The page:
24/02/2014 | by Sam McMahon
Words: George Blomfield
When it comes to buying a new board, it is with a guilty conscience that many of us would admit the role graphics play in our final decision. Of course, it’s the “tri-axial super weave topsheet”, “tip-to-tail carbon stringers” and “sintered, sublimated base construction” that we’re really salivating after. Sick graphics? I hadn’t noticed. Just a happy co-incidence – honest.
The role these seemingly random pictures play in the snowboard market can hardly be overstated, and trying to decipher how they work is the lofty goal I set myself when Ed asked me to write something about a subject I have held close to my heart since I first clapped eyes on a board in 1985 and decided… I needed one.
Transport yourself, if you will, back to the late eighties, and the Italian resort of Courmayeur. Visitors that year will have noticed some crazy looking kids riding around standing sideways, sporting Oakleys and spikey hair. It was enough to make an impression on anyone, especially given the usual attire was either a skin-tight one-piece or a fur coat, coupled with some narrow skis. For a skateboard kid like myself, it was a revelation. In those days the actual graphics on your board were not too important – choices were limited, and just having a snowboard said enough about who you were.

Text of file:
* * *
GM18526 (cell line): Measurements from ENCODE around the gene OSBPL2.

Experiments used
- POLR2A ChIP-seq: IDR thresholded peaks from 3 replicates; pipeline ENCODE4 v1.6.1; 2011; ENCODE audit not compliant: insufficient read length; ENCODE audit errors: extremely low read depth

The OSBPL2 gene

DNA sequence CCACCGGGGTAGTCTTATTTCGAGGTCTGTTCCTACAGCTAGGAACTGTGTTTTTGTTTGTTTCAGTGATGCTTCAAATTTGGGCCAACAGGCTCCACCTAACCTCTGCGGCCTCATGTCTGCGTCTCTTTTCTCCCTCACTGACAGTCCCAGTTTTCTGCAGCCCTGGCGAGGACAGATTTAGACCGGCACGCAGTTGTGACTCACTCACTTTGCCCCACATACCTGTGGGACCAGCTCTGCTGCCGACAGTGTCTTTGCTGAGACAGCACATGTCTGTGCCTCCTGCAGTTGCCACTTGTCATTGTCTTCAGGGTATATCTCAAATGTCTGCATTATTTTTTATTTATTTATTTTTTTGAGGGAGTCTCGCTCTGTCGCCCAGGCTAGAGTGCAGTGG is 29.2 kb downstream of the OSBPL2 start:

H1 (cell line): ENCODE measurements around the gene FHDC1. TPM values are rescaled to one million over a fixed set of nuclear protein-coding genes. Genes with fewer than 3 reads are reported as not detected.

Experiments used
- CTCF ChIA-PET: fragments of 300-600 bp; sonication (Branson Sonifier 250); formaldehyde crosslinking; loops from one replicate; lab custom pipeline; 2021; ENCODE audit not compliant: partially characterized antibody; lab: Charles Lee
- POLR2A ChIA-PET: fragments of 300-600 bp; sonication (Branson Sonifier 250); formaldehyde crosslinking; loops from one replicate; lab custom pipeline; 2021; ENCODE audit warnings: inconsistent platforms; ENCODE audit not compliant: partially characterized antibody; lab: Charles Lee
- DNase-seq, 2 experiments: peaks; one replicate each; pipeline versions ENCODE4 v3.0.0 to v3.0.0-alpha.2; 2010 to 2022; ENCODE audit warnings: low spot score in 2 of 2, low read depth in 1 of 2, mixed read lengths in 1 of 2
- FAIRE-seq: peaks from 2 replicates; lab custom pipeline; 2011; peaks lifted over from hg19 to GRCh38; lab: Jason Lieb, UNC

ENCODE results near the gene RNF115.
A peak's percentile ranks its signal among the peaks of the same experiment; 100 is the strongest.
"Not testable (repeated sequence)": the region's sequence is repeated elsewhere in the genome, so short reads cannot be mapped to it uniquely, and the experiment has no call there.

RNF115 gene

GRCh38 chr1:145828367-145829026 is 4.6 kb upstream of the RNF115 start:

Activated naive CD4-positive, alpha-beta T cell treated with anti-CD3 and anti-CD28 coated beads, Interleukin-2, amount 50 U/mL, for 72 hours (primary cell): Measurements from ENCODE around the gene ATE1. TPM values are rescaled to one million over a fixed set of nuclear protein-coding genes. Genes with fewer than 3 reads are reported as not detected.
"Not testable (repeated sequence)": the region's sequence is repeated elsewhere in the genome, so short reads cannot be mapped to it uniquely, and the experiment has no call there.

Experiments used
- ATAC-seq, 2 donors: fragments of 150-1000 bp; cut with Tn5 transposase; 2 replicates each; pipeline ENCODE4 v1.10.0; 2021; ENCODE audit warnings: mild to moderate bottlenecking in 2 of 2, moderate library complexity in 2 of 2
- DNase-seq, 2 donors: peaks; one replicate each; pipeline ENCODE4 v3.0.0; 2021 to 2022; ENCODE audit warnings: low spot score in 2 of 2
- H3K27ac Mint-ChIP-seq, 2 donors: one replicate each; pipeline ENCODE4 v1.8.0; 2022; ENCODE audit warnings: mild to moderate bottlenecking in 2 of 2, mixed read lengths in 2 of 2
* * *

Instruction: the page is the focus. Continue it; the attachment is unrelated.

Things have changed a bit since then (though the fur coats, I fear, still remain). Snowboarding is now a multi million dollar industry with an army of participants across the globe, and each season sees more makes and models of snowboard hit the shelves. While the technology of these products continues to improve, it is up to the art department to communicate what each brand and their boards are about. Getting this part of the equation right is vital to any snowboard operation. All that R&D will be for nothing if the face doesn’t fit – because in snowboarding, style is at least as important as substance.
Think about it. It is no accident that you are willing to part with up to £500 on a piece of plastic, wood and metal, whose arcane inner workings are a complete mystery to most. “I am continually amazed at how a little hype and a good graphic – or even a little hype and a bad graphic – can push a piece of junk,” explains Aaron Draplin, a respected art director who has produced graphics for a number of brands including Burton, Ride, Lib Tech and Forum (not that his boards were junk of course!). Danny Kiebert, the design chief at Bataleon, agrees: “How important are graphics to a sale? With conventional flat boards I would say 90% graphics 10% tech.”
So how do these pictures work, and who decides which buttons to push in the psyche of the guy drooling in the shop? And how did this artform, if that’s what it is, develop?